Thursday, May 15, 2014

Lunch on my own in Karlsruhe (flash post)

I found a hip/mellow café called Feinraum tucked in one of the streets that fans out and away from the main shopping street in downtown Karlsruhe. The city is called the Fächerstadt (fan city) because of its formal 18th century design, which fans the city out from the castle at its center (think yellow-walled palace, not stone fortress). The structure creates unusual angles throughout the city center and can be pretty confusing if you're not used to it.

We used to live here, Markus and I, from 1992-1995, our first three years married. He worked after his MBA as marketing manager at a printing company (mostly old style phone books and packaging for pharmaceuticals). I taught Business English seminars all around Baden-Württemberg through a company based in Stuttgart.

I think most people have heard of Stuttgart (Mercedes, Porsche...). It's the state capital. Karlsruhe was the capital of Baden before the two states were merged, and it remains perhaps the one that got passed over. Württembergers and Badeners couldn't be more different from each other (according to themselves). Once back in the 1990s a client at a bank asked me for the truth--did I get along better with the people like herself from Baden than with those Swabians (the Württembergers)? Just a little unkindly, I told her that if I ever have any trouble, it's because all of them are German! (We changed subject.)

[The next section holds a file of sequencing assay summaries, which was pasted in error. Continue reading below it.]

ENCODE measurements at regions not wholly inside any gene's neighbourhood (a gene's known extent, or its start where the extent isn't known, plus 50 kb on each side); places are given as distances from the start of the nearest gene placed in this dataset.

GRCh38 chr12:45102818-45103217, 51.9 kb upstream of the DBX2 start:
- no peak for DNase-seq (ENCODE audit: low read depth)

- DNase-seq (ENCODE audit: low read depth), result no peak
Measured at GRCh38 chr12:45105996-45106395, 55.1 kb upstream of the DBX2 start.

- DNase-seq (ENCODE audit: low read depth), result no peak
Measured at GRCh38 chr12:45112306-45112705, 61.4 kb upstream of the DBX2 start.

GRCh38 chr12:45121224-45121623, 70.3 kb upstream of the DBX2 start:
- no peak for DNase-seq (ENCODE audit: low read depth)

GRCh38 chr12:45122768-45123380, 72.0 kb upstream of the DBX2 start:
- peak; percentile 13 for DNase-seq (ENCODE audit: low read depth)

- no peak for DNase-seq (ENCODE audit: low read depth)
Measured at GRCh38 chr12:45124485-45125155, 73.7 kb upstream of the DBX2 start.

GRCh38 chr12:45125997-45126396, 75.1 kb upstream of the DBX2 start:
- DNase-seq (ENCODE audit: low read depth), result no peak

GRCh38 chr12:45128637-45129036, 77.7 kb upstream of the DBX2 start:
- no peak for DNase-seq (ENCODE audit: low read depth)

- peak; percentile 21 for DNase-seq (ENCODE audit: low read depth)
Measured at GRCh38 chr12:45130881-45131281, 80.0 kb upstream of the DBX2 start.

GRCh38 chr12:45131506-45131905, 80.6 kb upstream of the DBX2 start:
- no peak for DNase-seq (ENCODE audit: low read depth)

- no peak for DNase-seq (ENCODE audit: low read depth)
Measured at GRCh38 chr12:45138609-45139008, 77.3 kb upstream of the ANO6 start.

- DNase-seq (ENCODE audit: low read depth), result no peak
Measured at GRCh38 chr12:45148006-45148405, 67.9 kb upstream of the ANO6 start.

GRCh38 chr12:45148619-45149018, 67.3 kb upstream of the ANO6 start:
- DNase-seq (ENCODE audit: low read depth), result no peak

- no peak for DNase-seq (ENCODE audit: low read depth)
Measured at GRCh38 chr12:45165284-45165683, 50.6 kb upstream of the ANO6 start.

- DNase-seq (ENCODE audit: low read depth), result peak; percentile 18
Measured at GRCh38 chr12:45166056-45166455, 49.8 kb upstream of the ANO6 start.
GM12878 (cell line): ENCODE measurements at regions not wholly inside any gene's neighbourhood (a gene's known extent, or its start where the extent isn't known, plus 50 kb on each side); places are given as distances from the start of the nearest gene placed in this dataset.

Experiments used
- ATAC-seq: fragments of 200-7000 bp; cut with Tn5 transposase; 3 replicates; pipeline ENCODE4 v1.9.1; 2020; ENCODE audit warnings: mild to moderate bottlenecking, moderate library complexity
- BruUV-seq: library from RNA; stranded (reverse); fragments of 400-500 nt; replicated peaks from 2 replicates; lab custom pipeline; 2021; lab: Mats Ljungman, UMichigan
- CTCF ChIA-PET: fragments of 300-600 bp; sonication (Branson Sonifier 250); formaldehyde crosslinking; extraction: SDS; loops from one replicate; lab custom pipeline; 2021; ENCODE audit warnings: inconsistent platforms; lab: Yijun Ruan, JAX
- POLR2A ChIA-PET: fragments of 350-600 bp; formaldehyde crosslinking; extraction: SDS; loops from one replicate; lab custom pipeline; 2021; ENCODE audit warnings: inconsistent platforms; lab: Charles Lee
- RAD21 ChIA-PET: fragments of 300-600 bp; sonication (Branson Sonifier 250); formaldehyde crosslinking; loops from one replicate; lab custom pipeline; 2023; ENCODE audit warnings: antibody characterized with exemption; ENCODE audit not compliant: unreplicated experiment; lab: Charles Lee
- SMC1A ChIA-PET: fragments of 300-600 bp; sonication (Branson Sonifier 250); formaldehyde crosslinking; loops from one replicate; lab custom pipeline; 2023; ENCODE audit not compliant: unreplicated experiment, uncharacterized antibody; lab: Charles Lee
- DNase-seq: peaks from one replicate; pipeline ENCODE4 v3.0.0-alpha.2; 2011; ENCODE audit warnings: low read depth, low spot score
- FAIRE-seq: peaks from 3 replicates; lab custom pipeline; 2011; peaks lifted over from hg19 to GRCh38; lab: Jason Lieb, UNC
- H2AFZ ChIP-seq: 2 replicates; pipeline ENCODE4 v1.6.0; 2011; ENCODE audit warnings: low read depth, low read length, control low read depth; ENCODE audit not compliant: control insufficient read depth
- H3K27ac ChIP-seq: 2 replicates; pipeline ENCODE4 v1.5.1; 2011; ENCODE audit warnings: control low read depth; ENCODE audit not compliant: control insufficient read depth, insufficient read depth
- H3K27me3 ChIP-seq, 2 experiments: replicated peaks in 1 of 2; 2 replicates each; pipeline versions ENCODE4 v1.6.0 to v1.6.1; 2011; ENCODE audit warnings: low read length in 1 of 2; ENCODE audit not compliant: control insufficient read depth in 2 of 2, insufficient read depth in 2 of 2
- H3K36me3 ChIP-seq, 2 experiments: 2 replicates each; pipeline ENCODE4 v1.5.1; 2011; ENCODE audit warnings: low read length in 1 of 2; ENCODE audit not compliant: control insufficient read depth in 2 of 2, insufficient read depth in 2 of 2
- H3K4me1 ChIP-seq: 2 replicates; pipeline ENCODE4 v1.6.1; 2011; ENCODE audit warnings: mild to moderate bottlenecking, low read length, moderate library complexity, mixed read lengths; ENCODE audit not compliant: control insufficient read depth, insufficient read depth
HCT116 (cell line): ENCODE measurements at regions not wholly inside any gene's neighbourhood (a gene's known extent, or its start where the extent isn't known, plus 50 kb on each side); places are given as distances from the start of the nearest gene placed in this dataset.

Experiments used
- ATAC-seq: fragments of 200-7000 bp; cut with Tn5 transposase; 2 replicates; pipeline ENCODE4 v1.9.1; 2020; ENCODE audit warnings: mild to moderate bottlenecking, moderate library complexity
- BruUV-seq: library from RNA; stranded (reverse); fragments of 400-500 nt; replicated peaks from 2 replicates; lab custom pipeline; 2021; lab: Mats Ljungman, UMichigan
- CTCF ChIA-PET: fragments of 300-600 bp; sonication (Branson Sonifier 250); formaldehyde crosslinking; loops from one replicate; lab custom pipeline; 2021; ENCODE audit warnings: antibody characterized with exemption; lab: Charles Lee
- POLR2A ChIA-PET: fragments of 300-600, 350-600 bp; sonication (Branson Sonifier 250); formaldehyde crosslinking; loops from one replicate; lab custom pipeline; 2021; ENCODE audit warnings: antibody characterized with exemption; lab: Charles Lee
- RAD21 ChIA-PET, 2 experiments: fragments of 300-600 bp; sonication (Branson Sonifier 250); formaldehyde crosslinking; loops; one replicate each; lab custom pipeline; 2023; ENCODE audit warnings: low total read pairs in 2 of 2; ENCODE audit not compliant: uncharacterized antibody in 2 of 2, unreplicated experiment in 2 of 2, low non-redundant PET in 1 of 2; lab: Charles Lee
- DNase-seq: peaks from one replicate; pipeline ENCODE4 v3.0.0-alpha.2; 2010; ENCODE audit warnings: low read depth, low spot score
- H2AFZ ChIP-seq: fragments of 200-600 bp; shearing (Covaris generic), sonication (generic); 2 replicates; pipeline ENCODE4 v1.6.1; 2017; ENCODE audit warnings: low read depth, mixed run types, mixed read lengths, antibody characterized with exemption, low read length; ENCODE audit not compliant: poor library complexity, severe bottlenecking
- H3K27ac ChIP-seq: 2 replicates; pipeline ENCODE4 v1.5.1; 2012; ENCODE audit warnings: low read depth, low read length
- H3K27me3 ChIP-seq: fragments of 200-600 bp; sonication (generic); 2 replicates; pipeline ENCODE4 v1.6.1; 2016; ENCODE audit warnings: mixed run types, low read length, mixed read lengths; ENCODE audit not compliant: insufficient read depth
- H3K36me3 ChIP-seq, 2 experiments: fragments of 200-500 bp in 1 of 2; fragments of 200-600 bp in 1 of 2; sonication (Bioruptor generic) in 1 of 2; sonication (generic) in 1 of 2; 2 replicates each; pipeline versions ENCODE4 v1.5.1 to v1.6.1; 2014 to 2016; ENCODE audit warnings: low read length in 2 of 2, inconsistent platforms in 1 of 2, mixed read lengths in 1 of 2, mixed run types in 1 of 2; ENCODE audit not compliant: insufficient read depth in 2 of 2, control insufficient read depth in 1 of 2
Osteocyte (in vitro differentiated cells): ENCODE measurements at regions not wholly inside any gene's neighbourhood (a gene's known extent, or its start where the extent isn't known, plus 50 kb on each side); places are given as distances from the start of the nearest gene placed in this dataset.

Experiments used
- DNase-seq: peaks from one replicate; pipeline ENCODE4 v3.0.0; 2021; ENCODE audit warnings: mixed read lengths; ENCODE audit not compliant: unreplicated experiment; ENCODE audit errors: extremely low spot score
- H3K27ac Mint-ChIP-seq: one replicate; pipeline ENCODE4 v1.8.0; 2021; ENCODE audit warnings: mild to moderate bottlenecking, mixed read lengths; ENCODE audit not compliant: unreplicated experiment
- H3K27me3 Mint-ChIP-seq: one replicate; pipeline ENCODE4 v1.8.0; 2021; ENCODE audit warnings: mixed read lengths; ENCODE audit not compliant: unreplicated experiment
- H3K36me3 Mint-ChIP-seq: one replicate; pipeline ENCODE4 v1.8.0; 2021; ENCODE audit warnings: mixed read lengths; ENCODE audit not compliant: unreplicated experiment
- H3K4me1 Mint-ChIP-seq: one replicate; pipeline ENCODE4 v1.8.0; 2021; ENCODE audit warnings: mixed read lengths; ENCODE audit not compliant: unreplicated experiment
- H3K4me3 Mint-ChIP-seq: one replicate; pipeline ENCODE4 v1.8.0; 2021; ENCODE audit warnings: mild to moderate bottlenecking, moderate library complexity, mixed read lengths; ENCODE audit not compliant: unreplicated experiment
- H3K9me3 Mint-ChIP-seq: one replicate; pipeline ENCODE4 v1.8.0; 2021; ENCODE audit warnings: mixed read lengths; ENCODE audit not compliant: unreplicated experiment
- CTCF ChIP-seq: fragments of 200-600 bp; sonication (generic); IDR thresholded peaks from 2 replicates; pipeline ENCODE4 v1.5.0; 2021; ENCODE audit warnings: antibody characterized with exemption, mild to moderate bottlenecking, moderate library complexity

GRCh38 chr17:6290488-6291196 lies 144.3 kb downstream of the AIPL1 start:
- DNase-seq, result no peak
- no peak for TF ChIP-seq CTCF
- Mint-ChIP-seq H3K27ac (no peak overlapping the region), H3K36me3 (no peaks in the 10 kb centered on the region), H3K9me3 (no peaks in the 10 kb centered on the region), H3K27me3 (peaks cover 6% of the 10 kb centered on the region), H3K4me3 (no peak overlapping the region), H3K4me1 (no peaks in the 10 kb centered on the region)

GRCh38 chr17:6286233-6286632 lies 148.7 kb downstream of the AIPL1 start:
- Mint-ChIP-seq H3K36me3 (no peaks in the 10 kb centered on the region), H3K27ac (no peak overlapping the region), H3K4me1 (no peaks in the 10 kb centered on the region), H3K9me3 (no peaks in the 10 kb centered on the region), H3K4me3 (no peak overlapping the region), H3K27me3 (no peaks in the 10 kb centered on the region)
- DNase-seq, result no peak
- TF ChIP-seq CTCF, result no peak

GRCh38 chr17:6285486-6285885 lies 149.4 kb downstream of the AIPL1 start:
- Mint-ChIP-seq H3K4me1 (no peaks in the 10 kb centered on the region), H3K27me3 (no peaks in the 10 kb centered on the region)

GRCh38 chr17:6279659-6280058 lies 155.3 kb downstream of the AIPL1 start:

These days, the main reason you hear about Karlsruhe on the news is that the high courts are here, including the Verfassungsgericht (constitutional court), which is like the U.S. Supreme Court.

I'm here today because I came to see my hairstylist--yep, from 20 years ago. Across the street from the café I see an emptied out store. The worn decor features the faded blues, greens, reds and yellows of the toy store I remember being there. I bought some of my favorite kids' cassette tapes there on a visit around 2000. But that's the least of it. The whole town is fabulously torn up for projects involving tunnels and train tracks and who knows what. Every time we come, the place is different and we get lost (Miriam comes regularly, also on her own, to shop at Primark--something they don't have over in Stuttgart...). Today I came by S-Bahn (a region-connecting streetcar). It's a 90-minute trip from downtown Heilbronn, and it's time to start my trip back.

[What's a flash post? It's me writing fast, maybe on my iPad, inspired by something in the moment. No fussing.]

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